Monday, July 9, 2012
Ginkgo Precautions for Diabetics
"PLEASE READ PRECAUTIONS, MOST DIABETICS ARE UNABLE TO TAKE GINKGO"
Diabetes: Ginkgo might interfere with the management of diabetes. If you have diabetes, monitor your blood sugar closely.
Seizures: There is a concern that ginkgo might cause seizures. If you have ever had a seizure, don’t use ginkgo.
Infertility: Ginkgo use might interfere with getting pregnant. Discuss your use of ginkgo with your healthcare provider if you are trying to get pregnant.
Bleeding disorders: Ginkgo might make bleeding disorders worse. If you have a bleeding disorder, don’t use ginkgo.
Surgery: Ginkgo might slow blood clotting. It might cause extra bleeding during and after surgery. Stop using ginkgo at least 2 weeks before a scheduled surgery.
Ginkgo is an herb. The leaves are generally used to make “extracts” that are used as medicine. However, a few medicines are made from the seed, but these are not well studied.
Ginkgo is often used for memory disorders including Alzheimer’s disease. It is also used for conditions that seem to be due to reduced blood flow in the brain, especially in older people. These conditions include memory loss, headache, ringing in the ears, vertigo, difficulty concentrating, mood disturbances, and hearing disorders. Some people use it for other problems related to poor blood flow in the body, including leg pain when walking (claudication), and Raynaud’s syndrome (a painful response to cold, especially in the fingers and toes).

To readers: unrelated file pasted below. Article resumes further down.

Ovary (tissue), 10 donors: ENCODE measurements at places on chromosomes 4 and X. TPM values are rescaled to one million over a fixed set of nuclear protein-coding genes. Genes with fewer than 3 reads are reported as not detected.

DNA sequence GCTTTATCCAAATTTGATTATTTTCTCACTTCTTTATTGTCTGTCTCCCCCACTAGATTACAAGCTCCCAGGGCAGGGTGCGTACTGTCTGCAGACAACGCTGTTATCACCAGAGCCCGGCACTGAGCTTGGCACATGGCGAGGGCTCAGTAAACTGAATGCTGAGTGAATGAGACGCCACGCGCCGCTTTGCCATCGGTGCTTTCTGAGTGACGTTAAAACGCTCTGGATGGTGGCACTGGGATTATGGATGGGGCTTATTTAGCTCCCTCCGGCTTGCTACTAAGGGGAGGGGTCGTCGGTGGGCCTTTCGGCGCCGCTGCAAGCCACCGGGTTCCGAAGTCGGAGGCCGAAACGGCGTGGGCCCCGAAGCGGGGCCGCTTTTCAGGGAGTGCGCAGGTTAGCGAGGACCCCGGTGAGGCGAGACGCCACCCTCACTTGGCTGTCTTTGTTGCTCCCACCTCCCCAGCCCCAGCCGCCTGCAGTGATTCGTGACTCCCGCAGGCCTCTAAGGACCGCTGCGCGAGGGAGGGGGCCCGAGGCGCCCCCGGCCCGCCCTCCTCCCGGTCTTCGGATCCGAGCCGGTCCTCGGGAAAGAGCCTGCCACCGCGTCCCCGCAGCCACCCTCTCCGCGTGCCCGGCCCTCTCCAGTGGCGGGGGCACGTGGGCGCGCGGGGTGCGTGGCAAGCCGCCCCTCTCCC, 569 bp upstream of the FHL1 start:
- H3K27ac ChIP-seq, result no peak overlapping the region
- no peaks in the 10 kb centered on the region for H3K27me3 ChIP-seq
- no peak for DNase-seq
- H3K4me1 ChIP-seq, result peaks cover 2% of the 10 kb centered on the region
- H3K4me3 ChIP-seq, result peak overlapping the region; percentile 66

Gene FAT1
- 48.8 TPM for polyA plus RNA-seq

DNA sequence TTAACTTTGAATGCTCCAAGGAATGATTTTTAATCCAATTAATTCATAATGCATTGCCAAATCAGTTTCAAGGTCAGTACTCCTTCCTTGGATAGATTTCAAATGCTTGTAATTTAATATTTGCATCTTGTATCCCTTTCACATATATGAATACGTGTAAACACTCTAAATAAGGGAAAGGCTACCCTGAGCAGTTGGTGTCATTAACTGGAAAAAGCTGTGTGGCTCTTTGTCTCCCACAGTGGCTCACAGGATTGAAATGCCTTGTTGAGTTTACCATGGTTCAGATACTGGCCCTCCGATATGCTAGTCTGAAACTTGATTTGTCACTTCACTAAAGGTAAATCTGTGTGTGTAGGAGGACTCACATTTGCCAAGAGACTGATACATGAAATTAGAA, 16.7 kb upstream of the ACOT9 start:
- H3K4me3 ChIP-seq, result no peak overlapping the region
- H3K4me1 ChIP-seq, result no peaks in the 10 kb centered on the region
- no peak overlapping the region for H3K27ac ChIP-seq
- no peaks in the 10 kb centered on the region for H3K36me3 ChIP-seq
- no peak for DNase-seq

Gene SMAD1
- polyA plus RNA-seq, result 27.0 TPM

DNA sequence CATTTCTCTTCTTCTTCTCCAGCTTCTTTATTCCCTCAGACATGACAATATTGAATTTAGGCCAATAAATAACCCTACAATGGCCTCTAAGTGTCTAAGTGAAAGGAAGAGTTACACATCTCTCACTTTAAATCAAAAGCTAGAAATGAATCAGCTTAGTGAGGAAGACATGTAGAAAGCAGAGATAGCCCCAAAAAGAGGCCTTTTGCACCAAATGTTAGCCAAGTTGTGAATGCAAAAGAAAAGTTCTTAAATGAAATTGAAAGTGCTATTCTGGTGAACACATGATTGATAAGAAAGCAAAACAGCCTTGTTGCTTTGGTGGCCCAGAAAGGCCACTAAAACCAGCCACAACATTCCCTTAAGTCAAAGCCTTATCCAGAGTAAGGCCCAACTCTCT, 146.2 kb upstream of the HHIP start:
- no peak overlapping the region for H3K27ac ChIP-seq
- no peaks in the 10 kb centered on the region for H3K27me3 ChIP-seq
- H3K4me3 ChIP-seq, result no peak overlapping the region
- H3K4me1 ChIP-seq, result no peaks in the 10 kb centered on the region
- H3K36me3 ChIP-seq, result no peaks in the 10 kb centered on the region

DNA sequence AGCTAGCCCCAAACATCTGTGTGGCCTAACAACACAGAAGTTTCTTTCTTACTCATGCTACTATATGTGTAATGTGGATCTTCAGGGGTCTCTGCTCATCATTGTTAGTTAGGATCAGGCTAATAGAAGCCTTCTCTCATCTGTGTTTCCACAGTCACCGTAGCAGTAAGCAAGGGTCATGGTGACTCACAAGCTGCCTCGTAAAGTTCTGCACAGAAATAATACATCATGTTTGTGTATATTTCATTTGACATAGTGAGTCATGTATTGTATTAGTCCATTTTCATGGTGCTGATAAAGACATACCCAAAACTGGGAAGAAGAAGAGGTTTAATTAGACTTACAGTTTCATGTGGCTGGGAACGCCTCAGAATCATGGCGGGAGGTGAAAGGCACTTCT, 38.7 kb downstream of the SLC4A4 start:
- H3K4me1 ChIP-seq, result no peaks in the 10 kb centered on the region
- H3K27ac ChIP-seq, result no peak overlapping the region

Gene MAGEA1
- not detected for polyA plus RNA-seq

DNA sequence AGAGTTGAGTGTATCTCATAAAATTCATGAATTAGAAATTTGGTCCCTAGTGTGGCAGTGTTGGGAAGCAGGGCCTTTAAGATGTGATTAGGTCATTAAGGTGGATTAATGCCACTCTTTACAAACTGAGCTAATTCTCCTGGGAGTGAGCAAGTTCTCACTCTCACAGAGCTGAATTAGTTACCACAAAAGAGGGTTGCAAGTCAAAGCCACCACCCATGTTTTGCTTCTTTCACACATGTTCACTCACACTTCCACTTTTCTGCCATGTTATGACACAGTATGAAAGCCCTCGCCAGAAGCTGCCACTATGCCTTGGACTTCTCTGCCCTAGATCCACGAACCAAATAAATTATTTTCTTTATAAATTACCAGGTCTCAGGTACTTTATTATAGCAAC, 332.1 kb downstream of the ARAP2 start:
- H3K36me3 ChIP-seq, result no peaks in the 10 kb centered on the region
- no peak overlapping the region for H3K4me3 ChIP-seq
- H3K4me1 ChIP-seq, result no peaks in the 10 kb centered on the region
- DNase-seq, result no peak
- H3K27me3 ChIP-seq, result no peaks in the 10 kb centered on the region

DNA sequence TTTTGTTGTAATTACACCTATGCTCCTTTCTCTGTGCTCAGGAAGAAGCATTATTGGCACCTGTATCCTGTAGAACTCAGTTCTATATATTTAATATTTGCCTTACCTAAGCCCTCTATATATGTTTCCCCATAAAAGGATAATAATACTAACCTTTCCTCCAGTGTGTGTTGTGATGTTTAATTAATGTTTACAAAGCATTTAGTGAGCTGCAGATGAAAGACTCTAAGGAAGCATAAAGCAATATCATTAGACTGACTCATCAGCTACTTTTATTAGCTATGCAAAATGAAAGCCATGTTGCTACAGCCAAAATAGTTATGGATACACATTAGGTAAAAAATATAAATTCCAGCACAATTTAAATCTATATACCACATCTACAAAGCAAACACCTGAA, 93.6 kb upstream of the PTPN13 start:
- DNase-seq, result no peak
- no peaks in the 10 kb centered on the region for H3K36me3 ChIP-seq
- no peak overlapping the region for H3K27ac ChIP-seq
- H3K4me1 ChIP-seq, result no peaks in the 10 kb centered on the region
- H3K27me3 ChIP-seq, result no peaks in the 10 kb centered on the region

Ginkgo leaf is also used for thinking disorders related to Lyme disease and depression.
Some people use ginkgo to treat sexual performance problems. It is sometimes used to reverse the sexual performance problems that can accompany taking certain antidepressants called SSRIs.
Ginkgo been tried for eye problems including glaucoma, diabetic eye disease, and age-related macular degeneration (AMD).
The list of other uses of ginkgo is very long. This may be because this herb has been around for so long. Ginkgo biloba is one of the longest living tree species in the world. Ginkgo trees can live as long as a thousand years. Using ginkgo for asthma and bronchitis was described in 2600 BC.
In manufacturing, ginkgo leaf extract is used in cosmetics. In foods, roasted ginkgo seed, which has the pulp removed, is an edible delicacy in Japan and China. Remember, though, the whole seed is LIKELY UNSAFE to eat.
Ginkgo interacts with many medicines. Before taking it, talk with your healthcare provider if you take any medications.
How does it work?
Ginkgo seems to improve blood circulation, which might help the brain, eyes, ears, and legs function better. It may slow down Alzheimer’s disease by interfering with changes in the brain that interfere with thinking.
Ginkgo seeds contain substances that might kill the bacteria and fungi that cause infections in the body. The seeds also contain a toxin that can cause side effects like seizure and loss of consciousness
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